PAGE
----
Thorn had developed an unfortunate fixation with thick-film modules, which still live on today in the form of the ubiquitous "Sanken" audio amplifier modules. The notion was fine in theory: a resistor network could be formed onto an insulating ceramic substrate, trimmed with a laser, connecting wires, transistors and other components soldered on, and then the whole assembly dipped in epoxy. The idea was that complete circuit modules could be built this way and the heat-conductive ceramic substrate would ensure that all the components were kept at the same temperature and so avoid thermal drift problems.

There were several of these in the 4000 chassis, and they were all hopelessly unreliable. Towards the end of the 4ΚΑ's production life, AWA-Thorn started substituting small circuit boards which were far more reliable but suffered horrendous thermal drift problems. The static convergence would often drift 5mm during warmup! The 4ΚΑ also had tremendous problems with its chroma decoding circuitry. This must have started fairly early in the piece because the sub carrier oscillator and chroma processing circuitry were all located on a small plug-in board and several boards were used, none being particularly reliable.

I think the original idea was to have an elegant state-of-the-art two-chip colour processing system: a ΤΒΑ395 for the chroma processing and sub carrier oscillator and an MC1327 for the decoder and output, but Thorn just couldn't get it to work properly.

The 4ΚΑ was so unreliable that, in 1975, following HMV's lead, AWA Thorn started importing British-made 56cm and 67cm sets using the older Thorn 3500 chassis. Although this seemed like a huge step backwards for many, at least these sets with their antediluvian 90° delta gun tubes and strange transistor types were reliable and properly set up, they gave an excellent picture. The Australian version of the 3500, (dubbed the 3504) was fitted with an isolation transformer and a standard 13-channel VHF tuner.

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Posted : 18/03/2020 9:47 pm
Nuvistor
(@nuvistor)
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The author think didn’t much of them ? 

I never saw one although I can understand the use of RCA CRT’s, the Skelmersdale Thorn CRT factory was part owned by RCA and by all accounts could only produce 90deg wide neck CRT’s. Presume they chose RCA over Mullard to provide the new type CRT’s, or perhaps Mullard didn’t have the capacity.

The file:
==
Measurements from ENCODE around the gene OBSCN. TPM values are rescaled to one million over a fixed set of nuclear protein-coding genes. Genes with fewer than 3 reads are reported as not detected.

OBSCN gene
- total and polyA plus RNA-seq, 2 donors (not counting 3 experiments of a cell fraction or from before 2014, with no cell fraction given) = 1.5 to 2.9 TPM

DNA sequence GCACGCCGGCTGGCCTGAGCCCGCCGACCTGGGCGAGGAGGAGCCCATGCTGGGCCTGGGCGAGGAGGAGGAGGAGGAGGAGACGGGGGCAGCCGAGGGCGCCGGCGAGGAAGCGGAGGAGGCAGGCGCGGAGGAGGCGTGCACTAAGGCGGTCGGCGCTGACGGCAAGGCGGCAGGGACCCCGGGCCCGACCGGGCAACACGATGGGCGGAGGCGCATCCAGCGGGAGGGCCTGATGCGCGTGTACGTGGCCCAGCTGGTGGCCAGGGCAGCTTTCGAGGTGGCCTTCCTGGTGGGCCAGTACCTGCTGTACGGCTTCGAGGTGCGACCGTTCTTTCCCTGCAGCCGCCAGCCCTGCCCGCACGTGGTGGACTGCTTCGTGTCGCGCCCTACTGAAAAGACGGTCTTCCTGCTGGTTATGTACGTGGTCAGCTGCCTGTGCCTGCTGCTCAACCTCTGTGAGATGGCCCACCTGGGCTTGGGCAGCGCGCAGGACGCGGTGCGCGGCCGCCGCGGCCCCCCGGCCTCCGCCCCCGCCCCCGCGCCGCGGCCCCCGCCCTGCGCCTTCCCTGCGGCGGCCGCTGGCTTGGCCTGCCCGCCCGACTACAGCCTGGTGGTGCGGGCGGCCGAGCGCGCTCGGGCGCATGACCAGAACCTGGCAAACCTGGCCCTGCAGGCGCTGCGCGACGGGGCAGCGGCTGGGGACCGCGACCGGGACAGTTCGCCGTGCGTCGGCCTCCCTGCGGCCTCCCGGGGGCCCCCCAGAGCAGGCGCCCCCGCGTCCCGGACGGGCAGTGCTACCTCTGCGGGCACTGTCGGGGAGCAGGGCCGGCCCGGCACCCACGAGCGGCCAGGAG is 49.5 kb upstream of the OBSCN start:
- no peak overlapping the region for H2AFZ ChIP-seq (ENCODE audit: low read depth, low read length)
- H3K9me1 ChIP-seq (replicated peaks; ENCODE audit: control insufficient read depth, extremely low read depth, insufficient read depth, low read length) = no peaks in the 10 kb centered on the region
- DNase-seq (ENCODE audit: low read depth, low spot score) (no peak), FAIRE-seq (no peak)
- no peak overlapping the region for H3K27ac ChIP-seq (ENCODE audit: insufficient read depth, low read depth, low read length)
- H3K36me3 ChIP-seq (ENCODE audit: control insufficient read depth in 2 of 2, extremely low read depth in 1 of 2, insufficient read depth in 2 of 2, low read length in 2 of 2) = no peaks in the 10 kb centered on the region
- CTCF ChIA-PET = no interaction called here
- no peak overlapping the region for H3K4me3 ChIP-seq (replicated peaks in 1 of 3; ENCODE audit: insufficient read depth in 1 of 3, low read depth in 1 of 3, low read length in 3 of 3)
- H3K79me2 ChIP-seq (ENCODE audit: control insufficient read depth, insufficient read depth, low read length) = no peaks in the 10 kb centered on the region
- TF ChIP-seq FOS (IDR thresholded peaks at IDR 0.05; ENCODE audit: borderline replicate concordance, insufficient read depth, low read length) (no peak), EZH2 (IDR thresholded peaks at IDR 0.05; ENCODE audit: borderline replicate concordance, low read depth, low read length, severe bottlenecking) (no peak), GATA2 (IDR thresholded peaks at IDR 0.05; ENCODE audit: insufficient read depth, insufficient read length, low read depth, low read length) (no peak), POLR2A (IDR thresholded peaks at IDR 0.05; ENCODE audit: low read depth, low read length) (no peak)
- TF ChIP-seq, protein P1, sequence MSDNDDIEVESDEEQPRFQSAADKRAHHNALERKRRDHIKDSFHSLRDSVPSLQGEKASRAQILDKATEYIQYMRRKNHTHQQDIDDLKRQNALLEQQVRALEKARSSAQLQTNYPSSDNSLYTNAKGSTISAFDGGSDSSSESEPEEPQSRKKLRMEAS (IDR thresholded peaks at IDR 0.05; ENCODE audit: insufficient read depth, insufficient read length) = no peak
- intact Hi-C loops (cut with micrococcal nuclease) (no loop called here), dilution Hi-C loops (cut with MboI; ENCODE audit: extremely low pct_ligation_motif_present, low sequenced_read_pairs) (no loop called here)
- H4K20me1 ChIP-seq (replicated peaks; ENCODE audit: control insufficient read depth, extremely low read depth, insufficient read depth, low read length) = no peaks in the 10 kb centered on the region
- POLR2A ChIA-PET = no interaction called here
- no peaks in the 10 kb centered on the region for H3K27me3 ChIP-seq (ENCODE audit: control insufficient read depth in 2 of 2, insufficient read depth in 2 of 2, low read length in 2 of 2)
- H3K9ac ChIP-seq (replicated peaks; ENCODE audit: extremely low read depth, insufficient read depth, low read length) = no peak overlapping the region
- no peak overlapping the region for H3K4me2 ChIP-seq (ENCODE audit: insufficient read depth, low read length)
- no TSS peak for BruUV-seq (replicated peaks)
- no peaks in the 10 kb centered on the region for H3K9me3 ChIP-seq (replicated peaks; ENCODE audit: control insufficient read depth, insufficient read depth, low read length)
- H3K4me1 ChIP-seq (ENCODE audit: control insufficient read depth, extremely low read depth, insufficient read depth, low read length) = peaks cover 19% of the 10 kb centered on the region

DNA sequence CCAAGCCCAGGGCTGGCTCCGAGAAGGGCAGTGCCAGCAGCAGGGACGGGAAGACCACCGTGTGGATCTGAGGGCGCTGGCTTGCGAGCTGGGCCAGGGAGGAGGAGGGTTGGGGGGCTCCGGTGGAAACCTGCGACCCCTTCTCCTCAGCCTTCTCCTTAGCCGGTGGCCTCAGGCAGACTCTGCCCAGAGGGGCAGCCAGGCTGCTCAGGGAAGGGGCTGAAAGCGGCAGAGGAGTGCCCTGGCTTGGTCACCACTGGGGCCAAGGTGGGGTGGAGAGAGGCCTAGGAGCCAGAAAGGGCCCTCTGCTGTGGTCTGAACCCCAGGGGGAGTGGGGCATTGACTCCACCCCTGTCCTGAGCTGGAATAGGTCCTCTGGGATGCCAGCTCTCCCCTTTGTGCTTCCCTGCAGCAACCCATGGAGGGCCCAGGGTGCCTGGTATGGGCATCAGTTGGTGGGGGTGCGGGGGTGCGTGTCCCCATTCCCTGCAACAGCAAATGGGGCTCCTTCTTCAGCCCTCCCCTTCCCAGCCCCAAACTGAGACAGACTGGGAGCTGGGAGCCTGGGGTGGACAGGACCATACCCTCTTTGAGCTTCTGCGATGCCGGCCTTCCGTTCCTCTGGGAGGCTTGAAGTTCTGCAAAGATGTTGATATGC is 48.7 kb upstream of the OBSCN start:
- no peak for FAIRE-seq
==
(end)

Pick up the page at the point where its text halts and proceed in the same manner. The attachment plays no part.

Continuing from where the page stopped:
It’s a really good write up, written with feeling. Was this the same time that the ill fated 1600 chassis was designed?

It makes me wonder if these are the same designers that brought out the later sets, which I understand were quite decent or did Thorn bring in a new team?

 

Frank

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Posted : 19/03/2020 9:08 am
Till Eulenspiegel
(@till)
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Used to look after two HMV 2726 console sets. One fault kept coming up with one of the sets, failure of the line output transistor. By reducing the HT to the line output stage it was found by oscilloscope analysis to be an intermittent flyback capacitor. The flyback pulse would shoot up to a very high amplitude. The HMV cabinet was just a fake wood effect.

Did have problems with the thick film modules.

Also a Ferguson 3C05, a compact 22" table model.

Excellent picture quality and good convergence.

Nevertheless, I was glad when the sets were withdrawn from service.

There's got be a 4K survivor somewhere. 

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Posted : 19/03/2020 5:30 pm
mfd70
(@mfd70)
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There is a servicing article on the 4000 in Television from March '81, so I guess they must have sold in reasonable numbers in the UK.

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Posted : 19/03/2020 8:53 pm
crustytv
(@crustytv)
Vrat Founder Admin

For those without data library access, the extracted 4K article (along with many others) is available via the Free-to-view section of "Service Dept", "Servicing the sets", up top, shortcut here ?

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Posted : 19/03/2020 9:20 pm
PaulGoggo1
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During my time with Multibroadcast in the Mid 80s, I saw only a couple of these sets. Many were meant for export, but we had a couple of customers who had them. The design used a lot of Thick film units if I remember. Think they were fairly reliable at the time. Thing the ones we rented out had a VHF tuner too as well as UHF. So definitely an export set.

Super rare now I guess, not seen one since 1987!

 

Paul

 

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Posted : 19/03/2020 10:54 pm
EmleyMoor
(@emleymoor)
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@paulgoggo1 The only one I ever saw was from Multibroadcast, but had a UHF only tuner.

 

"Yes, a bit of wet string may get you a good TV signal here on four channels, but you'll have to dry it out to get Channel 5!"

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Posted : 20/03/2020 10:16 am